Alliance of Small Manufacturers calls on lawmakers to take action
NEW HAVEN — A new trade group has been organized to represent smaller manufacturing companies and advocate for their interests in Hartford.
Representing some 300 companies with about 10,000 employees, the Connecticut Association of Smaller Manufacturers incorporates the New Haven Manufacturers Association (NHMA), the Smaller Manufacturers Association of Connecticut (SMA) in greater Waterbury, and the Manufacturers Education & Training Alliance (METAL) in Bridgeport.
The new group has issued its first public statement, calling on state legislators valium generic reduce the cost of doing business and to improve the vocation-technical education system.
“We want to provide a united voice for the state’s smaller manufacturers while uncovering new opportunities and offering solutions to problems,” said Karen McWhirt, executive director of SMA and a program director at New Opportunities in Waterbury.
In a statement to the legislature, the association called on lawmakers ambien no prescription lower the cost of doing business in Connecticut by keeping taxes at current rates, streamlining the environmental permitting process and reducing the cost of energy.
“Those manufacturers who have survived are here for the long run and we need to work together,” said Jamison Scott of NHMA, who is vice president of Air Handling Systems in Woodbridge. “We are the backbone of the state’s economy because we bring new wealth to Connecticut by creating new goods.”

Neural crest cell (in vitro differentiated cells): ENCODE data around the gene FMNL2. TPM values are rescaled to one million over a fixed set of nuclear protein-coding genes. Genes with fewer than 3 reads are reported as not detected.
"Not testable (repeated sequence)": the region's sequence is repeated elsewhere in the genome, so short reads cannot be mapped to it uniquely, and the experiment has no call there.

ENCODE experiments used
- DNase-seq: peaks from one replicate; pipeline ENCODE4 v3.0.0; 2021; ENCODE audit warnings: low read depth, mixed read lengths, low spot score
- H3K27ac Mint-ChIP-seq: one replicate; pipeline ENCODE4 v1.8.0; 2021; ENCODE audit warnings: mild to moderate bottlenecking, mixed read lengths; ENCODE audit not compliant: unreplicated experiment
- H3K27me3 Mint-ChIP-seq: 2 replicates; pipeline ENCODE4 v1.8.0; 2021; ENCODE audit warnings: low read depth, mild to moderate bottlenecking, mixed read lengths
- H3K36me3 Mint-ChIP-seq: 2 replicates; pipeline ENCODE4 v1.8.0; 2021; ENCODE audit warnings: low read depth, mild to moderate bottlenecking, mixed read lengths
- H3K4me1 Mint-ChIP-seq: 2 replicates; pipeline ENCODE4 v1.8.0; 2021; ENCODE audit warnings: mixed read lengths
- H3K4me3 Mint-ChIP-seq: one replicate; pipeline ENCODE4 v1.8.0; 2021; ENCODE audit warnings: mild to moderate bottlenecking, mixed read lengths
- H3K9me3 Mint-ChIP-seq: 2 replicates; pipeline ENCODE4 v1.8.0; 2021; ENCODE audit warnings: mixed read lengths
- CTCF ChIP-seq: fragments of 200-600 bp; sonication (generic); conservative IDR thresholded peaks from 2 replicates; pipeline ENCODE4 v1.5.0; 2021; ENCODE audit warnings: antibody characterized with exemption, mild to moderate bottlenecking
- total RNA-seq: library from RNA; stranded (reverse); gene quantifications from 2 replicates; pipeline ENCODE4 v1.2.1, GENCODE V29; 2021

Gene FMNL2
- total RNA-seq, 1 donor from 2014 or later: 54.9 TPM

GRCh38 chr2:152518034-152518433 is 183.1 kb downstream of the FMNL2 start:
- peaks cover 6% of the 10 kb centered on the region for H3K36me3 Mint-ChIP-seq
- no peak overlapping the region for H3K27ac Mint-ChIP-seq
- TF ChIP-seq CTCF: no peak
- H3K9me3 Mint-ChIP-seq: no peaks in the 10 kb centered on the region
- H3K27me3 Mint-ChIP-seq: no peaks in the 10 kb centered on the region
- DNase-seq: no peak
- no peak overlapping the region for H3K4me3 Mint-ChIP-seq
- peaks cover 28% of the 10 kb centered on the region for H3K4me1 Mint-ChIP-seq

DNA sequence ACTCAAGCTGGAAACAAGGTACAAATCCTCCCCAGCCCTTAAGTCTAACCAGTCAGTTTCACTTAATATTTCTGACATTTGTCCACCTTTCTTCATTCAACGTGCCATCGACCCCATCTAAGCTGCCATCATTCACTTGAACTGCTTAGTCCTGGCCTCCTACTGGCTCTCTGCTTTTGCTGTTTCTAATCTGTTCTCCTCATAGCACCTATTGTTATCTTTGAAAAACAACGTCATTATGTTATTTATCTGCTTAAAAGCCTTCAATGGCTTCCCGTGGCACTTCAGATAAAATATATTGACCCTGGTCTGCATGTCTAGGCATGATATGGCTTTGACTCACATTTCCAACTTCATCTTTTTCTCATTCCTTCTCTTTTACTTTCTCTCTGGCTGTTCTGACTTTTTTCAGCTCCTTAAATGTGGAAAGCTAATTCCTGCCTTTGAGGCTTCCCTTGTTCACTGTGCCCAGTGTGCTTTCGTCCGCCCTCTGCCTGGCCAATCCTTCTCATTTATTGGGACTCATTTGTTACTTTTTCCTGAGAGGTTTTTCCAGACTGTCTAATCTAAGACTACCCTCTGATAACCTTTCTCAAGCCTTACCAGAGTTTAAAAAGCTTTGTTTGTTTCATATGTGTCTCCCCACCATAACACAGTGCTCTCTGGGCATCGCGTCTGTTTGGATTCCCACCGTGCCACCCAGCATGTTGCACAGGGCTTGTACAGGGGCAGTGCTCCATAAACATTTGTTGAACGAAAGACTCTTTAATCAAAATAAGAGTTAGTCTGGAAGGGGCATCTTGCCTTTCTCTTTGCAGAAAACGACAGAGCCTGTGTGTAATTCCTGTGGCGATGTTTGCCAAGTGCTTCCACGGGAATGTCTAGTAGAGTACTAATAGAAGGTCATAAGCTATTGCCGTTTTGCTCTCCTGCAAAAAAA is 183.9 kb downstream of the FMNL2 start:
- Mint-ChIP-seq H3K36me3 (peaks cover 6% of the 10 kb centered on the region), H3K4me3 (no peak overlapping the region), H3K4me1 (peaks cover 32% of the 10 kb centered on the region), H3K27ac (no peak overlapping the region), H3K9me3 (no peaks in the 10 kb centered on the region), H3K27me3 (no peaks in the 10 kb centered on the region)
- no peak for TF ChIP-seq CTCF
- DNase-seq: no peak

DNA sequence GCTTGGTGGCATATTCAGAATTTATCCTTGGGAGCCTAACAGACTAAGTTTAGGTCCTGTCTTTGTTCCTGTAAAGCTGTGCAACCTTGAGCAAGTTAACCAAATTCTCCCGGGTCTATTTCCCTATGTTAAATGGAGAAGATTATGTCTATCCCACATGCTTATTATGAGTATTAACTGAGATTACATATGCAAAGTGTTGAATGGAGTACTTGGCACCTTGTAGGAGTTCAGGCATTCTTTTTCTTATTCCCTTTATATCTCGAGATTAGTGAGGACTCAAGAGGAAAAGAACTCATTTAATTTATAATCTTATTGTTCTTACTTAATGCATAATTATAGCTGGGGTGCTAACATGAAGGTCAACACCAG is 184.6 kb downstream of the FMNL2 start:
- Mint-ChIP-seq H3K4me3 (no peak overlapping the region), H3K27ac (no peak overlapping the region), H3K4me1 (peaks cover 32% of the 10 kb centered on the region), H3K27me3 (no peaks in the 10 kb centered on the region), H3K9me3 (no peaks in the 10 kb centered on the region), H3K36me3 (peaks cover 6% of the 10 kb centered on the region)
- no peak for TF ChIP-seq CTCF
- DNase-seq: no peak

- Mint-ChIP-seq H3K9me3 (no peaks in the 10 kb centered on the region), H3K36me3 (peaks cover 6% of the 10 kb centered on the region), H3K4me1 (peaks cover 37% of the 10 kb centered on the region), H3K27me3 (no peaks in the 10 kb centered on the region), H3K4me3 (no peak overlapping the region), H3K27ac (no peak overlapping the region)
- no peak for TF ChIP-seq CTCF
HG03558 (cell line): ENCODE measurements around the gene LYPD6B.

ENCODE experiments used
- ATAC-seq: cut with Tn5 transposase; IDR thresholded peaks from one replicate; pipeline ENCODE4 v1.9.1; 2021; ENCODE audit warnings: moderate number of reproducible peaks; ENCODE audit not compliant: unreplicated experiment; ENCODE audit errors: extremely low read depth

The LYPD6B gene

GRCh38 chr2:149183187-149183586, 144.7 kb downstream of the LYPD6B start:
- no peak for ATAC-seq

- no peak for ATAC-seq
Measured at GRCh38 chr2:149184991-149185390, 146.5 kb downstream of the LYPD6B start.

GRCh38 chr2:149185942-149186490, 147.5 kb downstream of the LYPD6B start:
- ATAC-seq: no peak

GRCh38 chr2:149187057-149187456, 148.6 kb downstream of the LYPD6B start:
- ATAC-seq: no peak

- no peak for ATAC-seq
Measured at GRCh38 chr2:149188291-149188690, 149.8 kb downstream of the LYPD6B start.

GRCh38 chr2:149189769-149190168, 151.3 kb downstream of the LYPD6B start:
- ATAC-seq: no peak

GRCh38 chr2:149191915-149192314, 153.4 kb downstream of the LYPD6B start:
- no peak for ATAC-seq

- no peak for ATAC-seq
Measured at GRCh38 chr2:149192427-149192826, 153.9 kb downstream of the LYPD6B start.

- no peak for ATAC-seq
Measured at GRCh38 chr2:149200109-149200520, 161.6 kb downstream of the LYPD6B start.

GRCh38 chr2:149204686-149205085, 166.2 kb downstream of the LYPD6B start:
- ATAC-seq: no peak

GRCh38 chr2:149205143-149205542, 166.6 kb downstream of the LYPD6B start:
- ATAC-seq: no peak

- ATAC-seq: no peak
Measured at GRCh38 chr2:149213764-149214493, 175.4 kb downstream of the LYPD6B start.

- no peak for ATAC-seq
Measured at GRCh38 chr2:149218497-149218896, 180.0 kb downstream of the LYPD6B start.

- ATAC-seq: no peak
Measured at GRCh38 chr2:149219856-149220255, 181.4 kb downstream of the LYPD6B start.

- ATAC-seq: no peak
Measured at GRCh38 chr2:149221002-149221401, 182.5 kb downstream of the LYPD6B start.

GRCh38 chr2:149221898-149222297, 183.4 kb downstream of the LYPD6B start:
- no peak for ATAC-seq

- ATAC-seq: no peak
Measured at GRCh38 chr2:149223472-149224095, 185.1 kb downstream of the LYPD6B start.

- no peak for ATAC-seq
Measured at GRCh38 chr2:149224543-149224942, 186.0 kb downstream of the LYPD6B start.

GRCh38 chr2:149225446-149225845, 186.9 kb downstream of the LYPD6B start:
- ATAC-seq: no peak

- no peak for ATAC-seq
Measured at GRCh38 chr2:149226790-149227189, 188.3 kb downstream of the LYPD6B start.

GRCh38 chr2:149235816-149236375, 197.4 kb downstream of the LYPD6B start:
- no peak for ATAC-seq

The statement also encouraged lawmakers to build on last year’s jobs bill, which included $20 million to improve relations between technical high schools and the community college system.
“For too long the children of Connecticut have been underserved by our education system, and our governor has taken on a bold task to repair and upgrade the quality of teachers in our local schools,” said Kris Lorch of METAL, who is also president of Alloy Engineering in Bridgeport.
The Connecticut Association of Smaller Manufacturers called on legislators to:
• Expand the new Manufacturing Reinvestment Act (MRA) to include companies with up to 100 employees. The act allows manufacturers to pay for equipment and other needs with a 401(k)-like savings plan.
• Allow limited liability corporations and sub-chapter S corporations to use all current business tax credits offered by the state, such as R&D credits and apprenticeship training credits.
• Remove restrictions on job creation tax credits and streamline paperwork.
• Expand energy-efficiency programs and create new financing options to encourage companies to invest in comprehensive energy saving measures.
• Streamline and expedite the environmental permitting process.
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